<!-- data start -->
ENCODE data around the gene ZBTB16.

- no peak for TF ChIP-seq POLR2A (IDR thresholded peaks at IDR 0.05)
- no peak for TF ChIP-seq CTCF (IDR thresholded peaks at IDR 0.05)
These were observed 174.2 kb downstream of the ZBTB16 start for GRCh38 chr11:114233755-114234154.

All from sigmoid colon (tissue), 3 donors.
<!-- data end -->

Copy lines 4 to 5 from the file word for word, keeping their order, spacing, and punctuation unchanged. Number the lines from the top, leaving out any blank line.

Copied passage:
These were observed 174.2 kb downstream of the ZBTB16 start for GRCh38 chr11:114233755-114234154.

All from sigmoid colon (tissue), 3 donors.